Someone sent this question in...
I was browsing through the "Christ Unity" church website and their statement of faith. As they are a local church in the Sacramento area, I was suprised by their radio ads discussing "Christ Centered prayer". After reading their statement of faith I saw nothing "Christ Centered" about them, then the following caught my eye regarding reincarnation:
" the early Christian Church prior to the Council of Constantinople in 533 CE "
Do you know anything about reincarnation recognized by any facet of the early church before Constantinople?
1. the closest thing we have is the teachings of a minor Gnostic heretic Carpocrates (2nd century ad, Alexandria). ECH:49 summarizes:
"Carpocrates (second century A.D.) was a gnostic teacher in his native city of Alexandria, Egypt, in the middle of the second century. He founded a school and his followers were called Carpocratioans. He taught that the world was created by intermediaries (angels) that had been created by the Father. Moreover, he and his followers held that Jesus was the son of Joseph (and Mary) and was distinct from the rest of humanity only in the purity of his soul. But the distinction between Christ and the Gnostic becomes blurred in this system, for the Gnostic can become like Jesus. Indeed, some of the Carpocrations believed that they were even 'stronger' than Jesus, and still others claimed superiority to his disciples, including Peter and Paul. Among other things, the Carpocratians also taught the transmigration of souls and a libertine ethic. The sect seems to have ceased existing sometime in the fourth century A.D."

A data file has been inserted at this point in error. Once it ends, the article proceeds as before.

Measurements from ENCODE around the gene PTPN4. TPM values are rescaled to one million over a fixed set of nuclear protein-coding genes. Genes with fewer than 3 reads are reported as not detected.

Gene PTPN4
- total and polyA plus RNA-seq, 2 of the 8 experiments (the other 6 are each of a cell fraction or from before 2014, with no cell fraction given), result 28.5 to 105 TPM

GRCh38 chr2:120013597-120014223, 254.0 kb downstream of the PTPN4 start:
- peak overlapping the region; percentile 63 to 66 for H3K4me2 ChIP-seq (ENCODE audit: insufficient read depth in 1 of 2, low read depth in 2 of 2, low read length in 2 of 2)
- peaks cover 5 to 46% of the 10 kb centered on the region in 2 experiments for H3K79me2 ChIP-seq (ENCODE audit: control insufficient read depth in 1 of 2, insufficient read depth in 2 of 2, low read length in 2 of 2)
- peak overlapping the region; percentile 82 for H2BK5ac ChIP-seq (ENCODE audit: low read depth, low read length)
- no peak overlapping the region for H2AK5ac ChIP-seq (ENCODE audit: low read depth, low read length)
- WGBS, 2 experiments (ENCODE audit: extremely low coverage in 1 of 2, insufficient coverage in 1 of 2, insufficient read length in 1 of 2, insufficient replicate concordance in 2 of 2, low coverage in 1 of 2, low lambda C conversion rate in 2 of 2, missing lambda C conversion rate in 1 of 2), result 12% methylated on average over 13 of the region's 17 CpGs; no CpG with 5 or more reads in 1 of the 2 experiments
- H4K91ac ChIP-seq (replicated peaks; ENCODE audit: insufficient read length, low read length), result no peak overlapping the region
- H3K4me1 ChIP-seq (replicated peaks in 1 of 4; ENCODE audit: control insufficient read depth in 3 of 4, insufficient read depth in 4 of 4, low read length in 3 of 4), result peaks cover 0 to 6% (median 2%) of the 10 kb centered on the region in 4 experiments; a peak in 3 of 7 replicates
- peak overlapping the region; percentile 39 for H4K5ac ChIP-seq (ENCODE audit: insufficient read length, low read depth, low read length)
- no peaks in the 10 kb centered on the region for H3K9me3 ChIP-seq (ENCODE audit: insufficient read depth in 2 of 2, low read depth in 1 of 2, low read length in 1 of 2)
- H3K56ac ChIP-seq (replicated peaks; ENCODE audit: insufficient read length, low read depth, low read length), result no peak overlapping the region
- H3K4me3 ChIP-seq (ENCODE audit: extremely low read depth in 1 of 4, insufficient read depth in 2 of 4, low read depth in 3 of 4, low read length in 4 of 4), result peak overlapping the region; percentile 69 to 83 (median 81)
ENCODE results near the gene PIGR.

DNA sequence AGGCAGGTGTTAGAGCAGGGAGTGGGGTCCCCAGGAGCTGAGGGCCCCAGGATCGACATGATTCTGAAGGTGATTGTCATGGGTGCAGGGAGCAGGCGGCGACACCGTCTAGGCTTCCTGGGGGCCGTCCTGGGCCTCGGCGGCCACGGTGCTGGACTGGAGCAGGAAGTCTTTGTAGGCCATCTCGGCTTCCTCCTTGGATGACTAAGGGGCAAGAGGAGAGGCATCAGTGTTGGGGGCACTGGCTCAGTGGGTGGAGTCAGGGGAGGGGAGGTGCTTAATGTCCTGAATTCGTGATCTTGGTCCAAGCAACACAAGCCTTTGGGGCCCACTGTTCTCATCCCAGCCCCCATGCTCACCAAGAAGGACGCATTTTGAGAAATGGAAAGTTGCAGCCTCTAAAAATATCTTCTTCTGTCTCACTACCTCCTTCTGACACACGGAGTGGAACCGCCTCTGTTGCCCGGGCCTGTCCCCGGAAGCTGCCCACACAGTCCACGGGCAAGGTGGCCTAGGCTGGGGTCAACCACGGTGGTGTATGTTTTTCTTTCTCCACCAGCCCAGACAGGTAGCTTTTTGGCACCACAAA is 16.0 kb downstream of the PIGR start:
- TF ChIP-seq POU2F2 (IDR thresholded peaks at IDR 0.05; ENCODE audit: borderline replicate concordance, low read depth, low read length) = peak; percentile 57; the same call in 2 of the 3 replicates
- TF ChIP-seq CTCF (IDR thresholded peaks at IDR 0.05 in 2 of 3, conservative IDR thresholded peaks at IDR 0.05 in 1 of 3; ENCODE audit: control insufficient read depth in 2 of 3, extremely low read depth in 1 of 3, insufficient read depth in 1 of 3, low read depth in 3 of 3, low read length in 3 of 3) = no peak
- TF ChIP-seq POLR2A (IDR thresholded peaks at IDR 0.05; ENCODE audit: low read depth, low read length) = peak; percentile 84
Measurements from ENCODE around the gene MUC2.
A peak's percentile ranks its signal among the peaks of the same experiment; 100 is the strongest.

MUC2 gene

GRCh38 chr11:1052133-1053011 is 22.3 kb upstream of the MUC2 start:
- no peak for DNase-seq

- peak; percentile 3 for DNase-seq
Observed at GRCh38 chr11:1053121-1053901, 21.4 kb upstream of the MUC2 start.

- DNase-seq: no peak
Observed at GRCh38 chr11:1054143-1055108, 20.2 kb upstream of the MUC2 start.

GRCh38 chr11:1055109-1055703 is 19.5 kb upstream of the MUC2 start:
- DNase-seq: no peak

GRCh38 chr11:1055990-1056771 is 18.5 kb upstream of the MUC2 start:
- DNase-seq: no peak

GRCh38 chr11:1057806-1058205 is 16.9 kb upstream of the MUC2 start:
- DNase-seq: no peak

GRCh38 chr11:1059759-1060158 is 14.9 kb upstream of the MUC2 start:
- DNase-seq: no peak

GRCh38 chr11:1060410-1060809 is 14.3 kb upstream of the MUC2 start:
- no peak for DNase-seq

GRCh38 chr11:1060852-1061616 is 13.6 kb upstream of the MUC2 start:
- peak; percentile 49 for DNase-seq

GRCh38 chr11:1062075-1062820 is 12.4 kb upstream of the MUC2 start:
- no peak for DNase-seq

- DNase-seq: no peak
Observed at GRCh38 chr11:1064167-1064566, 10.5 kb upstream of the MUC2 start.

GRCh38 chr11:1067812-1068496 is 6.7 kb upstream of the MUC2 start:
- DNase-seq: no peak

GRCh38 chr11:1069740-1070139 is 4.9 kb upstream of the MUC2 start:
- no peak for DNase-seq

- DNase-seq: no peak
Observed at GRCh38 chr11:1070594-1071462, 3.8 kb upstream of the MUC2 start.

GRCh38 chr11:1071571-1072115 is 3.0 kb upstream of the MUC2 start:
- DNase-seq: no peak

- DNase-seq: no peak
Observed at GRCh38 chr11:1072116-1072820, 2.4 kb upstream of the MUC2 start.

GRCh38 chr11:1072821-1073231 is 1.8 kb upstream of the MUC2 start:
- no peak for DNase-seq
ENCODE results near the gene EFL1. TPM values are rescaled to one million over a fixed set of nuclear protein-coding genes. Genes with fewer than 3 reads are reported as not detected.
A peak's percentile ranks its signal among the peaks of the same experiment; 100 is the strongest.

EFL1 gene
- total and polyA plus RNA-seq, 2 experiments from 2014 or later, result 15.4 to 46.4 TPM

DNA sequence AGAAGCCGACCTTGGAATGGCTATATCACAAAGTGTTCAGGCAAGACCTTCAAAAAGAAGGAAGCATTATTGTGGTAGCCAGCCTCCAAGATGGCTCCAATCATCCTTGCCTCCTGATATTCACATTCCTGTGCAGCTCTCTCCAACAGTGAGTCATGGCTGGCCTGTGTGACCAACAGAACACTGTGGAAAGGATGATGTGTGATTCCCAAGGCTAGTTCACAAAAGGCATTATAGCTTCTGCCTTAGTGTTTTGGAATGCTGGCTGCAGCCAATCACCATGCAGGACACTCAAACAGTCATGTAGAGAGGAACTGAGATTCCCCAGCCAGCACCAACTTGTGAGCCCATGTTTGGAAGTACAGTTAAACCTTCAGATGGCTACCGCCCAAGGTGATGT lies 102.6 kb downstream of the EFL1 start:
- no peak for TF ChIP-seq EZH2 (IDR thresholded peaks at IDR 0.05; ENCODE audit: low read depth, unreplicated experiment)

2. Of the five main Church leaders who wrote against this sect (Irenaeus, Clement of Alexandria, Hippolytus, Eusebius, Epiphanius) two of them mention this doctrine of 'transmigration of souls' (it's not quite the same as 'reincarnation', but close), and only two describe the reincarnation thingy--Irenaeus(Against Heresies 1.25.1-6, 190AD) and Hippolytus (Refutation of All Heresies 7.20, 230AD).